The way the T-368 slug-tuned coil is constructed, it would be much easier to simply wind the coupling line over the cold end of the coil.  I think adding a satisfactory tap not only would be very difficult; you would run the risk of damaging or ruining the very delicate coil, which is wound with a variable pitch over a paper-thin bakelite form.

Another solution would be to leave the stock exciter intact, but build an outboard matching unit (a simple L-network should work fine) to transform the  hi-Z from the parallel tuned circuit to the lo-Z of the transmission line.  But you now have an additional tuned circuit to adjust every time you change frequency.
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« Reply #13 on: January 12, 2009, 12:37:09 PM »

Why not just vary the 6000 screen voltage for a drive control.
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k4kyv
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« Reply #14 on: January 12, 2009, 01:10:40 PM »

But you now have an additional tuned circuit to adjust every time you change frequency.

That is exactly what I don't want, another ciucuit to tune. Also, since the exciter stops around 20Mc I still want the capability to use another external exciter (probably a 50-ohm exicter) for 10 meters in the future, but I have no plans to do that anytime soon. I have the Viking II for that purpose.

Gota run... I'm at work

Use a doubler stage between the VFO and final for 10m.  You probably already have one or more amplifier stages in between.  Just tune the grid of one of the stages to 20m, and the plate of the same stage to 10m.  You should be able to get on 12m as well.

As I recall before modifying mine, the highest frequency range, which theoretically should go from 12 to 24 mHz, still had enough output at 21 mHz to cover 15m.  The thing amazed me.  I could put a neon lamp at the output and tune across every range and the lamp would stay at absolutely constant brilliance, except for the high frequency range, where it would drop off slightly, but not completely go out, at the very high end.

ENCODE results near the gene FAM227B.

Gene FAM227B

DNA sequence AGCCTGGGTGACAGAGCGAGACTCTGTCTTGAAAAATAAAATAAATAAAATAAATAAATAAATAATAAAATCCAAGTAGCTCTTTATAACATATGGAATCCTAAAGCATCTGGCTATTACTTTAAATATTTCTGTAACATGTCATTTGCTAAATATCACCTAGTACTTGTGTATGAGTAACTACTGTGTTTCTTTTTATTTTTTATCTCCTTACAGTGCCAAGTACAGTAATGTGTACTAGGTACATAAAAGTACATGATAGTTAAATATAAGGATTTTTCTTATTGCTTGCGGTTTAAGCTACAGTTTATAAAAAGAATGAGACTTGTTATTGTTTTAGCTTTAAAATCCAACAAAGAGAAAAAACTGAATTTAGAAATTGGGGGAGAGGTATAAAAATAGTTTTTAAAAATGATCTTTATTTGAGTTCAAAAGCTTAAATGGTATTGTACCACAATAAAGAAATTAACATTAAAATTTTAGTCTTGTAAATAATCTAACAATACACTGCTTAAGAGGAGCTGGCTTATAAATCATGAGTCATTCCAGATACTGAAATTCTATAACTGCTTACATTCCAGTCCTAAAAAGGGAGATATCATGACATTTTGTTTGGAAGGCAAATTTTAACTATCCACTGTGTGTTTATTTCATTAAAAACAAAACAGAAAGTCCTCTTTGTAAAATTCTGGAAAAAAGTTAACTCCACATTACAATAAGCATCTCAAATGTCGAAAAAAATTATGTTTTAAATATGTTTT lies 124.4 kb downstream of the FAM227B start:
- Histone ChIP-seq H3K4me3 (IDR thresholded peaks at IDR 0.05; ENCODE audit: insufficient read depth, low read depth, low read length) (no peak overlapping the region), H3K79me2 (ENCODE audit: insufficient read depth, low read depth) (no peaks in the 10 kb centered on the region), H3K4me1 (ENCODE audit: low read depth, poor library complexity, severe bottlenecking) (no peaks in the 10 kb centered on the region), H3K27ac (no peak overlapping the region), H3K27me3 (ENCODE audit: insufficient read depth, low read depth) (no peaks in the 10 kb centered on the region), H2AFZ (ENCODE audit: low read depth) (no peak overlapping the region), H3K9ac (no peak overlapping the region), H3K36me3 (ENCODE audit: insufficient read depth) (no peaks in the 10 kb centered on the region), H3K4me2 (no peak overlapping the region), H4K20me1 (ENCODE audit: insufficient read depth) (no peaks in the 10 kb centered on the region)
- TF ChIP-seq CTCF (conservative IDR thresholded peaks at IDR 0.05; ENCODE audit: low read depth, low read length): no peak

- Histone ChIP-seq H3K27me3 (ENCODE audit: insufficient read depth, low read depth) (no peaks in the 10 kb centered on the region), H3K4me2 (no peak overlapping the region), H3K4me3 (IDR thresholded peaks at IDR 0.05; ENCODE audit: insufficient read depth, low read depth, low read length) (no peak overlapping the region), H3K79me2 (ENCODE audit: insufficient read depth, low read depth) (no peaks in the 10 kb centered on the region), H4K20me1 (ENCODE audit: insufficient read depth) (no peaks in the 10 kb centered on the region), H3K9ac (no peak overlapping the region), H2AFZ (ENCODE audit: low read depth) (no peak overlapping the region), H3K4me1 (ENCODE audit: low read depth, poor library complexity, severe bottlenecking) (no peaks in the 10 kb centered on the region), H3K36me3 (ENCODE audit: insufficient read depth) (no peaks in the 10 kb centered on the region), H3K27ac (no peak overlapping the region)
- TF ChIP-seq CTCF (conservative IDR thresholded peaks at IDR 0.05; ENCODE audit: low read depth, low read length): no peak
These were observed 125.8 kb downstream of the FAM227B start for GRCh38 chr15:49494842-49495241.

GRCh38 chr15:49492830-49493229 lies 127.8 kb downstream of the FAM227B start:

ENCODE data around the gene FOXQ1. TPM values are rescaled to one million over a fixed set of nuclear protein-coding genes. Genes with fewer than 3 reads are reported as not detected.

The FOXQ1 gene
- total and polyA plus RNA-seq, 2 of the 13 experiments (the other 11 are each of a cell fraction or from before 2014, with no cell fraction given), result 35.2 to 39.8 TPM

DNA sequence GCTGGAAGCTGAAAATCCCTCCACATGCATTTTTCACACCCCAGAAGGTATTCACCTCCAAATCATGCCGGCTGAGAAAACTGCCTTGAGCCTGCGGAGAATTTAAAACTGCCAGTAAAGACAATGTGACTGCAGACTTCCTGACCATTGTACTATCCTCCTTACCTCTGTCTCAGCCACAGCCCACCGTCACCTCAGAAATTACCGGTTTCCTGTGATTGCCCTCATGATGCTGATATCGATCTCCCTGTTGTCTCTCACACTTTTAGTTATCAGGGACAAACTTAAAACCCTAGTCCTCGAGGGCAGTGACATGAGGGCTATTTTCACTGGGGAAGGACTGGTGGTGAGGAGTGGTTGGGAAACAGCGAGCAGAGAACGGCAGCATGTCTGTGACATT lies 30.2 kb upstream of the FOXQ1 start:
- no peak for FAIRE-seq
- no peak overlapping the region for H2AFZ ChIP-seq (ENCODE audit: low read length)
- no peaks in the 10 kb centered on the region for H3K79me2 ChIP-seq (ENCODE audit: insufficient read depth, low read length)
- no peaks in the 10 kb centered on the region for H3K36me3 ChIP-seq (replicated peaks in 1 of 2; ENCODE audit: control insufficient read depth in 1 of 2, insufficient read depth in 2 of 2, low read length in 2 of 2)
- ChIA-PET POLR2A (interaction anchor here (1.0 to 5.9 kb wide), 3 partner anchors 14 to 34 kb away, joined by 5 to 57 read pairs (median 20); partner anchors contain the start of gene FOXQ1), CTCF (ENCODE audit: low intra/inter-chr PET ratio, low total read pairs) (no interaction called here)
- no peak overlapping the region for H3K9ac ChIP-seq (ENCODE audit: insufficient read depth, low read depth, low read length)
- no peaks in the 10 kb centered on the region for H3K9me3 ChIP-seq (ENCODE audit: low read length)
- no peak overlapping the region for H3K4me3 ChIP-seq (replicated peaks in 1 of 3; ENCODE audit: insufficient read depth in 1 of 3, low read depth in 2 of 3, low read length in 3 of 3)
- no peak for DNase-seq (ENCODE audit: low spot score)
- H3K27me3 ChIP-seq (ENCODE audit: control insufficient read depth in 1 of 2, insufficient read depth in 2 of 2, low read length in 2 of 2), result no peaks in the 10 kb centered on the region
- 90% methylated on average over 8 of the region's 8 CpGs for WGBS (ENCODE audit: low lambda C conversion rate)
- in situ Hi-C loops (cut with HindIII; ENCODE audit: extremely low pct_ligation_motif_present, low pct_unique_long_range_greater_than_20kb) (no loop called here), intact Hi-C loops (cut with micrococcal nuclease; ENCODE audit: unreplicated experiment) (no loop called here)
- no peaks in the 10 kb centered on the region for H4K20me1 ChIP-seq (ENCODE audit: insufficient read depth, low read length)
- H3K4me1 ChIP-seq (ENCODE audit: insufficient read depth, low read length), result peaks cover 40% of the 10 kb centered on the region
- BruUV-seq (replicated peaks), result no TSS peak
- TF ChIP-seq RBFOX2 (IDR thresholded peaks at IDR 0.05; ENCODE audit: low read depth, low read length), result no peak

I suspect the 20 mHz limit simply means that the output satisfies customer specs at the highest design frequency of the transmitter, 20 mHz.  They considered it immaterial how well it performed above that frequency.  It would most likely be possible to align it for constant output all the way to 24 mHz.

I never used mine for 10m. though.  I picked up a DDS vfo at Dayton one year, so I used the output of that at the 40m range to quadruple to 10m, using the Eico 720 that was given to me, which was designed to cover 10m using a 40m xtal.  The thing was rock stable even at the quadrupled frequency.  But the T-368 exciter should have been satisfactory, particularly for AM.
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N2DTS
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« Reply #15 on: November 10, 2009, 03:36:49 PM »

Very nice work!

Who cares about length of coax?
Its only a db per 100 foot or something like that, unless you are doing uhf....

Brett
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« Reply #16 on: November 10, 2009, 06:09:43 PM »

It depends on the plate voltage and current, no?
say 500 volts and 100 ma as a guess, 5000 ohms.

I would try it before doing anything about it...

Brett
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« Reply #17 on: November 10, 2009, 08:51:15 PM »

I thought plate resistance, and plate impedance were two different things, with the plate resistance being dependant on the Mu of the tube and so on, like the 6b4 was low plate resistance, 800 ohms.

The plate load impedance was the voltage and current you ran it at, like a pair of 813 tubes at 2000 volts and 400 ma has a plate load impedance of 5000 ohms.

I would guess a 4/1 balun would help, if you need driving power and not just voltage...

Brett

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« Reply #18 on: November 10, 2009, 09:49:14 PM »

Well, there wont be much actual LOSS in the coax in 10 feet of it....
Its not like it was real high frequency stuff you were trying to pass.

It seems like anything you would have to tune would be a pain and a step in the wrong direction...

I think Don K4KYV uses one of those to excite his rigs, no?

I have one here I never used for anything...

Brett



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The Slab Bacon